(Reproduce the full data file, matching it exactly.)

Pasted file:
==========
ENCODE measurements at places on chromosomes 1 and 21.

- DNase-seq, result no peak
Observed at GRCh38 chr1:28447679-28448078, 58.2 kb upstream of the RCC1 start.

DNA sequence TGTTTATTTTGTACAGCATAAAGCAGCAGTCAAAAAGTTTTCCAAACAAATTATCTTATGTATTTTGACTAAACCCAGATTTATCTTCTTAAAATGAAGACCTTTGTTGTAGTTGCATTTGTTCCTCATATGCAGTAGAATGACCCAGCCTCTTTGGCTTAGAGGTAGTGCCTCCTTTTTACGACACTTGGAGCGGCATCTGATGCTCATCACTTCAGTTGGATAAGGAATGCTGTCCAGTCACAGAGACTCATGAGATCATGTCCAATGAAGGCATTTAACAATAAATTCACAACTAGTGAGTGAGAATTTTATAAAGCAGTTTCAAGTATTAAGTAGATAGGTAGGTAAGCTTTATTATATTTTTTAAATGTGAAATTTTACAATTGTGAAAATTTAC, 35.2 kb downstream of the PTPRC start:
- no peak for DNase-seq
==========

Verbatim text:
ENCODE measurements at places on chromosomes 1 and 21.

- DNase-seq, result no peak
Observed at GRCh38 chr1:28447679-28448078, 58.2 kb upstream of the RCC1 start.

DNA sequence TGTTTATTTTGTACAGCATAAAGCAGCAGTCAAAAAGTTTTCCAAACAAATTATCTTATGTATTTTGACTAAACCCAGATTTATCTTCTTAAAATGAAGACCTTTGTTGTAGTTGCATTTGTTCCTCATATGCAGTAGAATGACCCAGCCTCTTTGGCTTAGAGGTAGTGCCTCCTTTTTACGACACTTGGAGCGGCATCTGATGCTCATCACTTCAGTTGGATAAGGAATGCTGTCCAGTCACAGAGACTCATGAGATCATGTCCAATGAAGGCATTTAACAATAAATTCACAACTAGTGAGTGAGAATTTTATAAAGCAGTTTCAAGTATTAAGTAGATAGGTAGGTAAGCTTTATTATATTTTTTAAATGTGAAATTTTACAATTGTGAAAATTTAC, 35.2 kb downstream of the PTPRC start:
- no peak for DNase-seq